Mass Spectrometry & Spectroscopy
How Do Medical Drones Work?
Mar 26 2018 Read 1994 Times
For most people, drones are a way to capture bird's eye footage or receive an Amazon package. Now, they could emerge as a lifesaving tool. The technology-driven health revolution is currently underway in Africa, where remote villages have limited access to blood supplies.
For example, while bleeding after labour is relatively easy to deal with in British hospitals, it could prove fatal for women giving birth in rural African communities. Until recently a life-saving transfusion would have been out of the question. Now, new drone technology is empowering doctors with the scope to order blood supplies by text. They're then delivered by 25lb, battery-powered drones that can cover distances of up to 50 miles in just 30 minutes.
From Silicon Valley to the skies of Africa
The movement was launched by Zipline, a Silicon Valley based company that's aiming to save lives by offering an instant, on-demand delivery service powered by small unmanned aircraft.
"More than two billion people lack adequate access to essential medical products, like blood and vaccines," asserts the company. To date, the company has delivered almost 1000 batches of blood and helped to mitigate hundreds of life-or-death situations. Vaccines are also on offer, with Zipline stressing that stopping an outbreak within days not only saves lives, but also slashes medical costs.
Over the next few months Zipline plans to launch a similar service in Tanzania. Within a year it hopes to deliver to 1000 remote clinics across the country, servicing a total of 12 million people.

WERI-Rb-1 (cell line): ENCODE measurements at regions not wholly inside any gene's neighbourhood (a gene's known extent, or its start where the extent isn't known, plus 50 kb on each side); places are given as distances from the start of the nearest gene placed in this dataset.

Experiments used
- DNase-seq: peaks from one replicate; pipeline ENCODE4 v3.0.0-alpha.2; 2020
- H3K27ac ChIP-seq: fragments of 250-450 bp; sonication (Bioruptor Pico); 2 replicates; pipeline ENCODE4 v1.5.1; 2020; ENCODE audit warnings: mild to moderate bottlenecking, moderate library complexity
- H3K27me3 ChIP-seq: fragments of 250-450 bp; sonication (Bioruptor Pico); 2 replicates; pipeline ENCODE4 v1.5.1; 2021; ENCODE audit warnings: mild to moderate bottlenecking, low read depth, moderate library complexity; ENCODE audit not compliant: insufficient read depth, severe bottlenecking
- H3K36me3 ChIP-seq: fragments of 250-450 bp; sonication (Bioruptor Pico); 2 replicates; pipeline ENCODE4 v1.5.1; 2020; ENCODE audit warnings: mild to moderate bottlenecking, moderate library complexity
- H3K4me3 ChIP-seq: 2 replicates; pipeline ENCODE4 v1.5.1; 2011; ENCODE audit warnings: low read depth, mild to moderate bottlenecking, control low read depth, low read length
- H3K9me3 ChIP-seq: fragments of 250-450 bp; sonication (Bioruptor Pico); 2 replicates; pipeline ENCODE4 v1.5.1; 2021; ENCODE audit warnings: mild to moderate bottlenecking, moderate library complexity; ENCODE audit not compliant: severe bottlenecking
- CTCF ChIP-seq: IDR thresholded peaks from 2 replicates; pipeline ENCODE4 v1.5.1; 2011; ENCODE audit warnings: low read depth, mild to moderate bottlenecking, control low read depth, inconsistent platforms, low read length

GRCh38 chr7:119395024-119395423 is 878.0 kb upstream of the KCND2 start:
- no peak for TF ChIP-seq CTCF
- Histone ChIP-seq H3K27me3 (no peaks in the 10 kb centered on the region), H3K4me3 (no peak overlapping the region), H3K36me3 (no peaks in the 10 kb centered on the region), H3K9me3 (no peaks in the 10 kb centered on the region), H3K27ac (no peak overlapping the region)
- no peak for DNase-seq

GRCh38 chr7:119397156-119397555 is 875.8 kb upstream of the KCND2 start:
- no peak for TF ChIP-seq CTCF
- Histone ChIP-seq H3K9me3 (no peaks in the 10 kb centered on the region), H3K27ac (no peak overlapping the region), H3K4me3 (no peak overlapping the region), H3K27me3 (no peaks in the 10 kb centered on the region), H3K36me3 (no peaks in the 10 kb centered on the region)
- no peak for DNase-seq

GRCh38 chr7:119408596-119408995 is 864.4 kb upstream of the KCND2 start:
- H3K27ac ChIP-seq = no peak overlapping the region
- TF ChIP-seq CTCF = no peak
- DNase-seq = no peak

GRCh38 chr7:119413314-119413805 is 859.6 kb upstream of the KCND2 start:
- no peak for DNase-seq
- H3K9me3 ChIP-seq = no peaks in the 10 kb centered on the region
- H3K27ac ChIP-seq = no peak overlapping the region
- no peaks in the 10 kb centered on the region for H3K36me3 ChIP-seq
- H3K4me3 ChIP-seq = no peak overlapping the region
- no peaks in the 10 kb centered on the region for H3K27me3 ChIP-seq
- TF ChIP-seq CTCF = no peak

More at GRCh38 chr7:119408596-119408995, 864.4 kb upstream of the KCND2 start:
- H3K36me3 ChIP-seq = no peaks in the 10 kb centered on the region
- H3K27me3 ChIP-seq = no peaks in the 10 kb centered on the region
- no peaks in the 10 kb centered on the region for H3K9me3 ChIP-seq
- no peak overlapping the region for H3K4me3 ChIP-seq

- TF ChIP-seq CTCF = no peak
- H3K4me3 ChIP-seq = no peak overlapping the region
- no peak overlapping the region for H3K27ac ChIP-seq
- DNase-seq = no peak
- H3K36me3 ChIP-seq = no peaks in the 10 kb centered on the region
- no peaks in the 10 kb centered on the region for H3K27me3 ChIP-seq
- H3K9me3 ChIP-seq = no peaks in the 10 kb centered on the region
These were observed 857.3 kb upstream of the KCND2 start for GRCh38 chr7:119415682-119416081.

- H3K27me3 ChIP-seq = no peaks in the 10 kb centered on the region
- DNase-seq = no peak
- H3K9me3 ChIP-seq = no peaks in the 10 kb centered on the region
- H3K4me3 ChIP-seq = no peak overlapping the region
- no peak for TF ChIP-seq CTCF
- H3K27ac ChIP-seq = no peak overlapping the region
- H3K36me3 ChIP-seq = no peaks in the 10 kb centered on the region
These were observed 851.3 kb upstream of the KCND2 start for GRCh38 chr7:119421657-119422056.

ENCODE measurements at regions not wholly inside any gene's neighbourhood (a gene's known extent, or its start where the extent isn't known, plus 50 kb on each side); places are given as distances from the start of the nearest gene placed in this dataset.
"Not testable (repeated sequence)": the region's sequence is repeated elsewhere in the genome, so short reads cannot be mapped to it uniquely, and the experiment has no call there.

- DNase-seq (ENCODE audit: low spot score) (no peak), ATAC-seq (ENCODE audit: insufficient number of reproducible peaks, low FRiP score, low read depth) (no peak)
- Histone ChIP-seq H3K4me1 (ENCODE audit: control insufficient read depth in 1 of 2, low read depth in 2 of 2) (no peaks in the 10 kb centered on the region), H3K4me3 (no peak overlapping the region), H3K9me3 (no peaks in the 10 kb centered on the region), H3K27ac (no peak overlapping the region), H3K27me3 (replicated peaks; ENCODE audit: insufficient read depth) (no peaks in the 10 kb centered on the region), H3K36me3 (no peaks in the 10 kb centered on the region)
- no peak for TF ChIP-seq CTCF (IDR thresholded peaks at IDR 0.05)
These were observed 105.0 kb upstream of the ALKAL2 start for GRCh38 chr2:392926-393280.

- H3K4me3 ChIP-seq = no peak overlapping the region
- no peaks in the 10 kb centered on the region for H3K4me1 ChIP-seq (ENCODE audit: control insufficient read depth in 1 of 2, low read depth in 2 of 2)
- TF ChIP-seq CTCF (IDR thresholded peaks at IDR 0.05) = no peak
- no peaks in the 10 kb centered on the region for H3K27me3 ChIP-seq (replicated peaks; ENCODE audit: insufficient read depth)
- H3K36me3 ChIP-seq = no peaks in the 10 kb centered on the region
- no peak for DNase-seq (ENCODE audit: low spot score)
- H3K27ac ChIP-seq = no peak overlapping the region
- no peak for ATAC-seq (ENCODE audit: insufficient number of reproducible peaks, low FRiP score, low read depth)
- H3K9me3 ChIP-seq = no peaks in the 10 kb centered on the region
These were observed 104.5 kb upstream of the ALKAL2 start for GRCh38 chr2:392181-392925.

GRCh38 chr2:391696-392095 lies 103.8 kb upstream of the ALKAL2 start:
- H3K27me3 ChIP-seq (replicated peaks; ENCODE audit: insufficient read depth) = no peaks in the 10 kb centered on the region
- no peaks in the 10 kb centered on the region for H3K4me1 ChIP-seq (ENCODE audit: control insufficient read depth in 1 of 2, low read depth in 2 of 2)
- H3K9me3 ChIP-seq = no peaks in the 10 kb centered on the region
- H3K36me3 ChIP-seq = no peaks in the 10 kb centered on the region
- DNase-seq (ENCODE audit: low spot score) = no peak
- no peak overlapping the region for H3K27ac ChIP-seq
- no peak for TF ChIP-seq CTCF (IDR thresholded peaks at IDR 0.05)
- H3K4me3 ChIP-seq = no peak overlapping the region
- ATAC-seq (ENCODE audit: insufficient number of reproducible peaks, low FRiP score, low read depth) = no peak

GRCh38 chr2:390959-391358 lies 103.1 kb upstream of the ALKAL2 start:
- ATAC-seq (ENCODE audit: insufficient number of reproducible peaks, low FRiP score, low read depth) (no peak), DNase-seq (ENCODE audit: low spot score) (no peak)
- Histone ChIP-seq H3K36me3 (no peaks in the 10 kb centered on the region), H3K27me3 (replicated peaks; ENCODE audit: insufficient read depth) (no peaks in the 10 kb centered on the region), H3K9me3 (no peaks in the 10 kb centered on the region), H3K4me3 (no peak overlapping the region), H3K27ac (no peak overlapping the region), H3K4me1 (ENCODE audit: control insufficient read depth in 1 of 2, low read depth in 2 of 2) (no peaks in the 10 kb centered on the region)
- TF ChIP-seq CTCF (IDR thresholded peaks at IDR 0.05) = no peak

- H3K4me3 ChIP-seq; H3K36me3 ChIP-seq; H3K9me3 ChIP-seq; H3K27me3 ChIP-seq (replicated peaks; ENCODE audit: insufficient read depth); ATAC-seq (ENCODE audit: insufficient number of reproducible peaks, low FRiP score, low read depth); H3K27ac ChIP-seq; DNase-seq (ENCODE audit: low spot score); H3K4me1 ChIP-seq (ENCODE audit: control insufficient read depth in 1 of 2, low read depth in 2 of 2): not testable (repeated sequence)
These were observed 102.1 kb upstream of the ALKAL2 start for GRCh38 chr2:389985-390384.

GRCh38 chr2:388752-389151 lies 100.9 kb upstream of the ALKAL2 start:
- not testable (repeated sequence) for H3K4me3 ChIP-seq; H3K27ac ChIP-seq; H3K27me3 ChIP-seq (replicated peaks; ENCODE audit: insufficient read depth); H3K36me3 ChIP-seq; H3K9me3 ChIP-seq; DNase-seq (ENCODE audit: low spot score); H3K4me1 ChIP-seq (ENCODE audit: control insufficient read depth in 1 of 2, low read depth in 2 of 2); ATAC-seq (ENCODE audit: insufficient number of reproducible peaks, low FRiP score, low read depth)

African nations embrace drone technology
As well as saving lives, nations like South Africa and Zimbabwe are also using drones to fight poaching. Equipped with night-vision cameras, drones are used to actively detect and track poachers in national parks. Drones have even made it into the agricultural sphere, with farmers in Sudan using them to sow seeds.
Keller Rinaudo, co-founder and chief executive of Zipline, has praised Africa for its open-minded attitude towards drones. He maintains that it not only helps to save lives, but also gives them an edge over developed nations.
"People there are much more open-minded about the way technology can improve lives," he says. "The general paradigm people use is that advanced technology in robotics will start in the US or Japan and trickle its way down to developing economies. What’s happening right now with these services in Africa is upending that. It's showing that small countries can move much faster in seizing the benefits of disruptive technology.”
As proven by Zipline and its next generation drone delivery service, technology has the power to transform modern medicine. For a closer look at the latest techniques used to analyse cyanocobalamin content don't miss 'Using UV/VIS Spectroscopy for Different types of Vitamin B12 Analysis'.
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